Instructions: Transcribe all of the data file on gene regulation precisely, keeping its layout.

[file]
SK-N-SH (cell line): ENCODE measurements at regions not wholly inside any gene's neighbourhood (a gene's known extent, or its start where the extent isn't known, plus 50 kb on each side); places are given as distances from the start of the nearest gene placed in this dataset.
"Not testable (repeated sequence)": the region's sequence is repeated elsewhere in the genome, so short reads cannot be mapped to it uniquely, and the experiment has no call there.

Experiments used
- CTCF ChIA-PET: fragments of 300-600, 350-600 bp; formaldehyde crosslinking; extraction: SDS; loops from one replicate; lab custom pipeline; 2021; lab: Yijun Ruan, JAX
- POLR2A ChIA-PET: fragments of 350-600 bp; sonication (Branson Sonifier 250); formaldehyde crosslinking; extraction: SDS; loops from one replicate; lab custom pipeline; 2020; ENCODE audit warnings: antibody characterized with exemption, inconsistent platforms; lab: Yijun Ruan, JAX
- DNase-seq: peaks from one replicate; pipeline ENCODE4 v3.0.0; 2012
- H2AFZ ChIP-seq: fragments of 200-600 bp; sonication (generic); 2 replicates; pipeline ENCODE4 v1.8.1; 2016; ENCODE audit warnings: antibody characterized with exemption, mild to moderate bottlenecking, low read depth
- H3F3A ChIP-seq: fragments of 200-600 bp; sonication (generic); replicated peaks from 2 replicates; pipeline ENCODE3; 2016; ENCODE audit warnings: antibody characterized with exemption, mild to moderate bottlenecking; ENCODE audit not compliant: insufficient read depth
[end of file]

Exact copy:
SK-N-SH (cell line): ENCODE measurements at regions not wholly inside any gene's neighbourhood (a gene's known extent, or its start where the extent isn't known, plus 50 kb on each side); places are given as distances from the start of the nearest gene placed in this dataset.
"Not testable (repeated sequence)": the region's sequence is repeated elsewhere in the genome, so short reads cannot be mapped to it uniquely, and the experiment has no call there.

Experiments used
- CTCF ChIA-PET: fragments of 300-600, 350-600 bp; formaldehyde crosslinking; extraction: SDS; loops from one replicate; lab custom pipeline; 2021; lab: Yijun Ruan, JAX
- POLR2A ChIA-PET: fragments of 350-600 bp; sonication (Branson Sonifier 250); formaldehyde crosslinking; extraction: SDS; loops from one replicate; lab custom pipeline; 2020; ENCODE audit warnings: antibody characterized with exemption, inconsistent platforms; lab: Yijun Ruan, JAX
- DNase-seq: peaks from one replicate; pipeline ENCODE4 v3.0.0; 2012
- H2AFZ ChIP-seq: fragments of 200-600 bp; sonication (generic); 2 replicates; pipeline ENCODE4 v1.8.1; 2016; ENCODE audit warnings: antibody characterized with exemption, mild to moderate bottlenecking, low read depth
- H3F3A ChIP-seq: fragments of 200-600 bp; sonication (generic); replicated peaks from 2 replicates; pipeline ENCODE3; 2016; ENCODE audit warnings: antibody characterized with exemption, mild to moderate bottlenecking; ENCODE audit not compliant: insufficient read depth